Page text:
Phenology Daybook: July 20, 2020

July 20th

The 201st Day of the Year


I hear the blackbird in the corn,

The locust in the haying.


John Greenleaf Whittier


Sunrise/set: 5:23/8:00

Day’s Length: 14 hours 37 minutes

Average High/Low: 85/65

Average Temperature: 75

Record High: 101 – 1934

Record Low: 49 – 1947



More Dog Day stability: mild highs in the 70s are recorded just five percent of the afternoons; 80s come 55 percent of the time, 90s thirty-five percent. But today is one of the early pivot points in the progress toward winter: it is the last day of the year on which 100 degree temperatures have a five to ten percent chance of occurring. Showers come 35 percent of all the years.


Natural Calendar

The best of the morning bird chorus is now over for the year. The cardinals still greet the dawn, but on many days they stop singing after sunrise. Robin calls have lost their mating whinnies and singsong chirping. Swallows are migrating; they can sometimes be seen congregating on the high wires. When the mornings are cool, fog hangs in the hollows before in the twilight.



1983: Grinnell Pond: Cattails, small, thin, heavy with fresh, loose pollen. Boneset close to blossoming. White sweet clover fading. Swamp milkweed just starting. A few last moneywort. June’s clustered snakeroot being overgrown by August plants. First tall bellflower blooming, the first few touch-me-nots ready to burst. White vervain identified today.


1986: Boneset blooms in the garden, bull thistle along Grinnell. A few tall bellflowers just opening. At Ellis Pond, swamp milkweed and blue vervain early full.


1987: Cricket song increasing as July progresses, shrill monotone.


1988: Four inches of rain in just a few days after the long drought. Hosta bursts into bloom, grass turns green, spring’s thyme-leaved speedwell flowers again. Wild strawberries ripen.


1989: First stag beetle on the porch.


1990: First geese, honking, flew over today at noon: the first sound of fall. Most lilies are gone. First late-summer field crickets heard outside the house tonight.


1991: Giant fat six-inch green seed pods on the trumpet vines behind Weaver’s parking lot.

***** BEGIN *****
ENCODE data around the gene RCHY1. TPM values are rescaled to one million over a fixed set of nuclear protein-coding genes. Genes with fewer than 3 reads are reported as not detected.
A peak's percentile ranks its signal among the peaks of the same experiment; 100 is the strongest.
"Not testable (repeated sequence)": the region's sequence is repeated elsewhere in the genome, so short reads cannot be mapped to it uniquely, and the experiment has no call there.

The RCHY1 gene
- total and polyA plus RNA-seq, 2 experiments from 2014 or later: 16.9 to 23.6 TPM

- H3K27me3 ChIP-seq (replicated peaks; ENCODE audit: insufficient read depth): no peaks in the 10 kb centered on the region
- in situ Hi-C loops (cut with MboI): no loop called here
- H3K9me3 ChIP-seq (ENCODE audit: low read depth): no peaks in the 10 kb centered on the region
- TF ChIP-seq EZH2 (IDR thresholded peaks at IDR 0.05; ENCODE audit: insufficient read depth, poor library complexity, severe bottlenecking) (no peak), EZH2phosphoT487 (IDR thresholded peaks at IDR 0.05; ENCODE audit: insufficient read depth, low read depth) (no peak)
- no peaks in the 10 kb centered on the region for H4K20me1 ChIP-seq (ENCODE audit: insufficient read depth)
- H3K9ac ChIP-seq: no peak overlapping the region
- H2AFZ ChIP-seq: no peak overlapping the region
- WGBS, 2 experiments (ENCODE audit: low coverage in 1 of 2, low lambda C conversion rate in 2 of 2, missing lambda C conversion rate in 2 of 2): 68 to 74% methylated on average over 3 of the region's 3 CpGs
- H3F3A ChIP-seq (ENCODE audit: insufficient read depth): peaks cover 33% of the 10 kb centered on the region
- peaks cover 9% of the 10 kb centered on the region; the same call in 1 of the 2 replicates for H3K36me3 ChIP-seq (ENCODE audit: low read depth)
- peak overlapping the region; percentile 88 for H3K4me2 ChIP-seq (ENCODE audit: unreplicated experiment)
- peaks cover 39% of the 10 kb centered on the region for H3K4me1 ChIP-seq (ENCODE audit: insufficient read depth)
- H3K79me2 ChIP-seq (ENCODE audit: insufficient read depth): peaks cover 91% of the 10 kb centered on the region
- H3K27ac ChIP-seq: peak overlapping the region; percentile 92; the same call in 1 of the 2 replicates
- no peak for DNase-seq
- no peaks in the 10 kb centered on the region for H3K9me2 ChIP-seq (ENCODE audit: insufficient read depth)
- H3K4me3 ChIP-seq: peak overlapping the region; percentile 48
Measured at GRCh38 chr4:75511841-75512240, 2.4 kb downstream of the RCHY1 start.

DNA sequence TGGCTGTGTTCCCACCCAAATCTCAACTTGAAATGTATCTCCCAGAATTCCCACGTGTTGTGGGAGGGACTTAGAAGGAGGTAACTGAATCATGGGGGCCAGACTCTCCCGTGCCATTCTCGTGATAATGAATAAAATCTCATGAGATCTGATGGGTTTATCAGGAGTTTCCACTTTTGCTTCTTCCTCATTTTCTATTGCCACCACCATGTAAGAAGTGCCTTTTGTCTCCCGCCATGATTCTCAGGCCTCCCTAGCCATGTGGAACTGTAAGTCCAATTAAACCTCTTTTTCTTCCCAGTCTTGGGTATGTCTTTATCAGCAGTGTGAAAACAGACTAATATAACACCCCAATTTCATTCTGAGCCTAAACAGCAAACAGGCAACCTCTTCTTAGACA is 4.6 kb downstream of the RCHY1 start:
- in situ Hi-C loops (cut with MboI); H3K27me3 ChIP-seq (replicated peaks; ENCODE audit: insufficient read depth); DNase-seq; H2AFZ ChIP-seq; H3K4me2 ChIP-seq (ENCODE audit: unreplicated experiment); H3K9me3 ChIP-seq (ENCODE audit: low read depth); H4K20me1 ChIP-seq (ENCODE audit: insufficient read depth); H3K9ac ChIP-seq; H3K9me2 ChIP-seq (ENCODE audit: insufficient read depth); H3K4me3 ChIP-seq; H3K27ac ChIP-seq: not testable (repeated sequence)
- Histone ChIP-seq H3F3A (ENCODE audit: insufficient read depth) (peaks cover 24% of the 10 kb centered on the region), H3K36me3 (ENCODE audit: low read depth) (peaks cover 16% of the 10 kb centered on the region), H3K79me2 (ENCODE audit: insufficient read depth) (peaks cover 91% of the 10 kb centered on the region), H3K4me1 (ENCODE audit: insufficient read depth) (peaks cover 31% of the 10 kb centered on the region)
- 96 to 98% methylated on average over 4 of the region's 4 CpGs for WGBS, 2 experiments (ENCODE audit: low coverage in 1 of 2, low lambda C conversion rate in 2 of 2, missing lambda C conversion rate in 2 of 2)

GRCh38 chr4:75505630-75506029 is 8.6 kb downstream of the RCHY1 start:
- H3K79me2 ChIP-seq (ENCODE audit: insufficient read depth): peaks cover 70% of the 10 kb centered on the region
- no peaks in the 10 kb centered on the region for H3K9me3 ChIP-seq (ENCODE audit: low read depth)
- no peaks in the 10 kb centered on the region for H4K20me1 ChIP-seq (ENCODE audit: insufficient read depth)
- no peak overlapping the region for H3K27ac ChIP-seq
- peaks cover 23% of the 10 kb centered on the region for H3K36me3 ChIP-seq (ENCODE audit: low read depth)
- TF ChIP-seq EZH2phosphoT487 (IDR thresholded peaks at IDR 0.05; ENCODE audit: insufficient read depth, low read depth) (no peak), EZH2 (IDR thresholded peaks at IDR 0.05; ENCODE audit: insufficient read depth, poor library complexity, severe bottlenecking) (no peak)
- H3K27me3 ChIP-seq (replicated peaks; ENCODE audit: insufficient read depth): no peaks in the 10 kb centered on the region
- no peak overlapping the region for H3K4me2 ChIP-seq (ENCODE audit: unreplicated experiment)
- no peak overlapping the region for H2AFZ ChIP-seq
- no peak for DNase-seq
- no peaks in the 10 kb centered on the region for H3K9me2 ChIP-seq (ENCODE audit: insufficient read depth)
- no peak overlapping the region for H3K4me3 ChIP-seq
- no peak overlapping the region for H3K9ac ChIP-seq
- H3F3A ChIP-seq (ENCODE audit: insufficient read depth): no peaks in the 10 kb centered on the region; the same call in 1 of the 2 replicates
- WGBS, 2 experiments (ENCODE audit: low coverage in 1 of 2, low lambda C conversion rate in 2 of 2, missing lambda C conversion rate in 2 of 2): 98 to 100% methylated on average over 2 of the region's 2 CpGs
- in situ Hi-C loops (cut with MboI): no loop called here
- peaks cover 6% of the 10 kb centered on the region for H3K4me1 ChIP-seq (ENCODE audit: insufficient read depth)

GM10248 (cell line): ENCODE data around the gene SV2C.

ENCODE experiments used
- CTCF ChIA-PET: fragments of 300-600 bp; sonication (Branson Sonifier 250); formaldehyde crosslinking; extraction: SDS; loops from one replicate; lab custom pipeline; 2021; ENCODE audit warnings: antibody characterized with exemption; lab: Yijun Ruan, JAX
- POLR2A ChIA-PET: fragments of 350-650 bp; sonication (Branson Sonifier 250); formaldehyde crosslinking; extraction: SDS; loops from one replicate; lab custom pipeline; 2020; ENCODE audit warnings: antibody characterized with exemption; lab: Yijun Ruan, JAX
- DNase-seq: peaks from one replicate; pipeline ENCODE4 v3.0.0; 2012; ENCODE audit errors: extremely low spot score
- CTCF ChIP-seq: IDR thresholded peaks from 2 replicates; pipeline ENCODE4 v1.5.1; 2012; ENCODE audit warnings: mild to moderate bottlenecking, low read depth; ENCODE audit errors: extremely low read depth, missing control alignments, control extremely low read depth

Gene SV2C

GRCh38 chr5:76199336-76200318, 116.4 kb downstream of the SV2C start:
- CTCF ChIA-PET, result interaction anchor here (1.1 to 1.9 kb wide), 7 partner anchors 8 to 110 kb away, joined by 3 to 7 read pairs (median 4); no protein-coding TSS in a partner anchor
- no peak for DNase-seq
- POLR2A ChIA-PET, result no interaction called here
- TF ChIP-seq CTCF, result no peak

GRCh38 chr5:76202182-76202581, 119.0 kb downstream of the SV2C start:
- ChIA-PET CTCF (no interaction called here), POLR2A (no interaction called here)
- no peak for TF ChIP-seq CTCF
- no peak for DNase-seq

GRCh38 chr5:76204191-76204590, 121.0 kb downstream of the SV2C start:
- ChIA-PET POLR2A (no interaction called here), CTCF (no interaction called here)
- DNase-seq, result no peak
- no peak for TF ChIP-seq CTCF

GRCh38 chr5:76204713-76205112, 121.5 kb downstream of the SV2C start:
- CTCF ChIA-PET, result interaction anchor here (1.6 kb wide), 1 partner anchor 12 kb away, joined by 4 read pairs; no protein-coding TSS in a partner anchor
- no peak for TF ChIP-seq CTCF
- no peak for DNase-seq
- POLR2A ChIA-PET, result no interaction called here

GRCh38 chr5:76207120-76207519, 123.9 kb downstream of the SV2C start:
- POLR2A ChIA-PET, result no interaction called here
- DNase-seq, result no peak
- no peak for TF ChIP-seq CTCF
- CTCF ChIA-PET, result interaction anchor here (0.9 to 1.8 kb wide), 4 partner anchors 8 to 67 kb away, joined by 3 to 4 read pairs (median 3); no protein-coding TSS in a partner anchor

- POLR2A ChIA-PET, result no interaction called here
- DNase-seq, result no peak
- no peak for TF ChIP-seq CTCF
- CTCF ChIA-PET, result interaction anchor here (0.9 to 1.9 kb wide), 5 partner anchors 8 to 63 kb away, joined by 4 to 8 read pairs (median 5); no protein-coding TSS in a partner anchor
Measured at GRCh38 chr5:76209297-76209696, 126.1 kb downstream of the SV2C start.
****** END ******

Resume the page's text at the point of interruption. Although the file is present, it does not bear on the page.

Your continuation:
1993: On a walk with Buttercup, our bulldog: Most gardens full of coneflowers and coreopsis. First burdock seen blooming. Scent of Late Summer in the morning air, dew heavy, the smell of old leaves, of spent flowers. At Wilberforce, locust trees rusting from leaf miners.


1997: Down the bike path: First cicada heard halfway to Jacoby – but the only cicada heard all morning, this afternoon one more. Along the way to Xenia, tall bellflowers were in full bloom, like the campanula here at home. I saw early germander, full catnip, budding burdock (none of it open), blueweed turning black – just a few late flowers, white sweet clover ending its cycle, a few pokeweeds with green berries, the first Jerusalem artichoke, a lobelia in full bloom. The first woolly bear caterpillar of the year crossed the path in front of me.


2000: Resurrection lilies in full bloom both here and in Wilmington. Tonight, I went outside at eight o’clock. The last birds were going home, the last swallows were flying over the yard. When the fireflies started to signal at 8:05, the birds had disappeared. I saw bats at 8:10, heard crickets at 8:15.


2001: First cardinal at 4:40 a.m. Screech owl whinnying at 4:50. Early hostas, the Francis Williams, have completed flowering. Hollyhocks eaten by leafminers. But the pink mallow and the lilies keep their color, and the annuals, zinnias and cosmos, help to hide the end of pervious perennial sequences, help to create links and tie together, prolong, introduce.


2002: Fog in the early morning.


2003: In Wisconsin: Parsnips, purple coneflowers, daylilies, bellflowers, Asiatic and Oriental lilies, and monardas early full, some prairie false indigo. Much lopseed and agrimony in the woods. Arrived back in Yellow Springs at 8:30 p.m. to find the first stargazer lily open, several more zinnias and the first dahlia unraveling.


2004: The last Oriental lilies fade. A Judas maple seen on the way out of town. In the backyard, a patch of yellow leaves on the white mulberry. In the triangle park, a few crabapple leaves are turning.


2005: First cicadas heard today, the latest date since I started to keep track. They all seem to have emerged at once after the arrival of a cool front last night. And they are late, in spite of a July full of hot and muggy weather. The early part of the month, however, was dry. Did that keep them in the ground?